In November 1915, in a prison in the state of Utah, a firing squad executed a thirty-six-year-old Swedish-American immigrant. The man had been tried for and found guilty of committing murder during a robbery a little more than twenty-two months earlier. Now, over one hundred years after his death, it is still not certain if the man committed the crime for which he was executed.¹ His admirers and supporters, and their numbers are legion, firmly believe that he was framed, that he was guilty, not of murder, but of being a member of the Industrial Workers of the World (IWW), an international labor union, and a Labor activist for the IWW. The man, born Joel Emmanuel Hägglund in 1879 in Sweden, was known in America as Joe Hill.
In the 1930s, the British poet Alfred Hayes wrote a poem titled “I dreamed I saw Joe Hill last night.” The poem was set to music by the American composer Earl Hawley Robinson. Many singers have recorded the song, including Pete Seeger and Joan Baez. My personal favorite is the version sung by Paul Robeson, himself not a stranger to controversy.
The song expresses the belief that a person’s dreams, his or her vision of a better world, for instance, can survive the death of the body. It also puts forward an idea about who, many believe, really killed Joe Hill.
“The copper bosses killed you, Joe.”
“They shot you, Joe,” says I.
“Takes more than guns to kill a man.”
Says Joe, “I didn’t die.”
Says Joe, “I didn’t die.”
I grew up in Jackson, Mississippi, in the turbulent, violent, 1960s. There I learned that dreaming could be dangerous, even deadly. Trying to turn a dream into reality might get you killed. The American Christian minister and civil rights activist, Martin Luther King, Jr., was a powerful dreamer. And he was murdered trying to bring about one of his dreams, the simple, beautiful, dream that “one day this nation [the United States] will rise up and live out the true meaning of its creed: ‘We hold these truths to be self-evident: that all men are created equal.'”
For those, like me, from Mississippi, there were other words in King’s “I Have a Dream” speech seared into our consciousness. “I have a dream that one day even the state of Mississippi, a state sweltering with the heat of injustice, sweltering with the heat of oppression, will be transformed into an oasis of freedom and justice.” “Even the state of Mississippi,” mind you! I last visited Mississippi with my wife in the summer of 2015. There we saw many people, young and old, men and women, black and white, religious or not, working to make Dr. King’s dream a reality. His vision for Mississippi, we can attest, has not died.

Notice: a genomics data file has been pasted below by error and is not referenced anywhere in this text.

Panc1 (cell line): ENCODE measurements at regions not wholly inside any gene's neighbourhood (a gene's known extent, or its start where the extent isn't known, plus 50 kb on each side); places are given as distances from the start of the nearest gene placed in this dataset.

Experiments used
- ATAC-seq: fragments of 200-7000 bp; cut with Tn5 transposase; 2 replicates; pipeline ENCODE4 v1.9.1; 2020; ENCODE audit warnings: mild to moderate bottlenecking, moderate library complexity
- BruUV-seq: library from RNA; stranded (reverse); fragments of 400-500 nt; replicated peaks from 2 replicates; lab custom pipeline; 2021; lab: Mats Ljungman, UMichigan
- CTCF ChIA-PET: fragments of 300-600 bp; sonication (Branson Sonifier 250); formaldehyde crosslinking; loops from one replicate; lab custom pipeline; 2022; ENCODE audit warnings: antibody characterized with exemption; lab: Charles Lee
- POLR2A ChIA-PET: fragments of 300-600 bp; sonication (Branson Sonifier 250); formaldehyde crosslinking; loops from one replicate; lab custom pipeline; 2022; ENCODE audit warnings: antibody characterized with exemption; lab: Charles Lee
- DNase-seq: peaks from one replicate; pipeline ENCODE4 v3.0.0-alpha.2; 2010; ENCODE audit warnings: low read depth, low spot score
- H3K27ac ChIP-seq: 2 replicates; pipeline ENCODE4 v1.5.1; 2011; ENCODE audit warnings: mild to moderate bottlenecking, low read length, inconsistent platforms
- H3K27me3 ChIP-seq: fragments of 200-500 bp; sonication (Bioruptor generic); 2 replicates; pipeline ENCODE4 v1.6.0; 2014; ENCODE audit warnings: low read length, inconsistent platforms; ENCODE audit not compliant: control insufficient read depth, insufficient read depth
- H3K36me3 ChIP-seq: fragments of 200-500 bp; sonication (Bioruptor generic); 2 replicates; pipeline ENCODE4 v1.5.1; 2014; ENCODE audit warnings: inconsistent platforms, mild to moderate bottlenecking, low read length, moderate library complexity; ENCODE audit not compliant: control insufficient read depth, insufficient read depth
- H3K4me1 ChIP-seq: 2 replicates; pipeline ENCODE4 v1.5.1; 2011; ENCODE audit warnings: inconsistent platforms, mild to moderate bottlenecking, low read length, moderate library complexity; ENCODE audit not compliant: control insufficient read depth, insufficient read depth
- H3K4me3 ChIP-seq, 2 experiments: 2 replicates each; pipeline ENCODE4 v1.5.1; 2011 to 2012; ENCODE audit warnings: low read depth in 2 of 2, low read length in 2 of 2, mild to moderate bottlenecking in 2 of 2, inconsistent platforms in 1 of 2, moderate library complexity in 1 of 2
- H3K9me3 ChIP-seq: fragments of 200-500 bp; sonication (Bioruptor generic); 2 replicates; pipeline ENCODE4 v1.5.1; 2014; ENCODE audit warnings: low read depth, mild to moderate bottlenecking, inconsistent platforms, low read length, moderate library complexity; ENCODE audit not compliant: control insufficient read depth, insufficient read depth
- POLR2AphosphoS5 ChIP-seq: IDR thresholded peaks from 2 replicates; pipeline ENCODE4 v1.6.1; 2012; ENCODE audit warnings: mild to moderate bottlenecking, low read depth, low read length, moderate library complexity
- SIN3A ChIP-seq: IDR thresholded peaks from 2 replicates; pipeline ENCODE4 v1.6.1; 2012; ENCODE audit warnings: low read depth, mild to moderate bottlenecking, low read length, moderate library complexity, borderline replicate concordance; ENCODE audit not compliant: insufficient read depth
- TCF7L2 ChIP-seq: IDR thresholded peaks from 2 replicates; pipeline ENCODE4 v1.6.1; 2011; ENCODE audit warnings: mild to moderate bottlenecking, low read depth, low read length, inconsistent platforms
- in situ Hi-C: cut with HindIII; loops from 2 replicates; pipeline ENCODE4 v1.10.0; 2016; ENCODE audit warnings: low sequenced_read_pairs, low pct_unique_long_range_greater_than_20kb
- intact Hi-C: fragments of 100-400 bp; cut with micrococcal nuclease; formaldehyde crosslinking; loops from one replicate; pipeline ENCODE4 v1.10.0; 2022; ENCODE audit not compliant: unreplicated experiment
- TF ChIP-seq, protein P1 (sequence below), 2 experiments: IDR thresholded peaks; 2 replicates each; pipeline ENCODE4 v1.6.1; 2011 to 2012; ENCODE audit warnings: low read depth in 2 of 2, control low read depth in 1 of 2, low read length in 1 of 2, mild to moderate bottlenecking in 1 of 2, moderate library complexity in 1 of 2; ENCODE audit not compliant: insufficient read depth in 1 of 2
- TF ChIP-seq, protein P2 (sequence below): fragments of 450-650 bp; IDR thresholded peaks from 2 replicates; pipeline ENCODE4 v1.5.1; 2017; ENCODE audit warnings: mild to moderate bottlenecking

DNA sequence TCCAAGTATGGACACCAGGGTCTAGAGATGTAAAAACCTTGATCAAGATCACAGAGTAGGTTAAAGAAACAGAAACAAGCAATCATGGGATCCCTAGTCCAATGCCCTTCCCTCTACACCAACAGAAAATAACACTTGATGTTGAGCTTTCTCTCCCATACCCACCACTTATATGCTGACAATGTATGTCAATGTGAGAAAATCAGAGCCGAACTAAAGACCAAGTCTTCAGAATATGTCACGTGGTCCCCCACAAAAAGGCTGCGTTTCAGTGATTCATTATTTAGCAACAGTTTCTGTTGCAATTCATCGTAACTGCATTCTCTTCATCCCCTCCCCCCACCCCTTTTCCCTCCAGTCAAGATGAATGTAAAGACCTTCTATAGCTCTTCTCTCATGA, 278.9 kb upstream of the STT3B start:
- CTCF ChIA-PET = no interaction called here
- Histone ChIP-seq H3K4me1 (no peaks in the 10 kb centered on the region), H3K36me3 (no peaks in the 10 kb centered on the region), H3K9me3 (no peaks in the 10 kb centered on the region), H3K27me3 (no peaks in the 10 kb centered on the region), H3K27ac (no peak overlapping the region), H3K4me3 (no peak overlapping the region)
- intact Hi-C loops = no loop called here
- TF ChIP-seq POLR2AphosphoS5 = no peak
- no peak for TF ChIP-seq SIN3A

Much of King’s symbolism and expressions are rooted, as one might expect for a Christian minister, in the Bible. In the portion of Genesis that Jews will read in the synagogue this coming Saturday, December 21, we learn about two dreams and their baleful effects on that master-dreamer, Joseph, son of Jacob. Jacob sends Joseph to check on his brothers, who are pasturing their father’s flock in Shechem. With some help from a mysterious stranger, he finds them. From a distance, his brothers see Joseph coming. Here’s Robert Alter’s description of Joseph’s approach in his translation, The Five Books of Moses.
“Here comes that dream-master! And so now, let us kill him and fling him into one of the pits and we can say, a vicious beast has devoured him, and we shall see what will come of his dreams.”Alter, Robert. Gen. 37:19-20. The Five Books of Moses: A Translation with Commentary. W. W. Norton & Company.
As did those who killed Hill and King, Joseph’s brothers believe that the death of the dreamer will kill the dream. Robert Alter has a note on the phrase “let us kill him and fling him into one of the pits.” He says, “The flinging after the killing underscores the naked brutality of the brothers’ intentions. The denial of proper burial was among the Hebrews as among the Greeks deeply felt as an atrocity.” [Alter, ibid.]
Joe Hill and Martin Luther King were murdered by the hands of strangers. In the Biblical story, however, the dreamer is to be killed by his brothers, by his kin, by those who should care for him more than anyone else does. Things don’t turn out, of course, precisely as the brothers plan them. But then neither did the deaths of Joe Hill and Martin Luther King, Jr.
May evil always be transmogrified into good. Well, that’s my dream anyway.
All the best,
¹For compelling evidence concerning Hill’s innocence, see the book The Man Who Never Died: The Life, Times, and Legacy of Joe Hill, American Labor Icon, by William M. Adler, Publisher: Bloomsbury USA (August 21, 2012).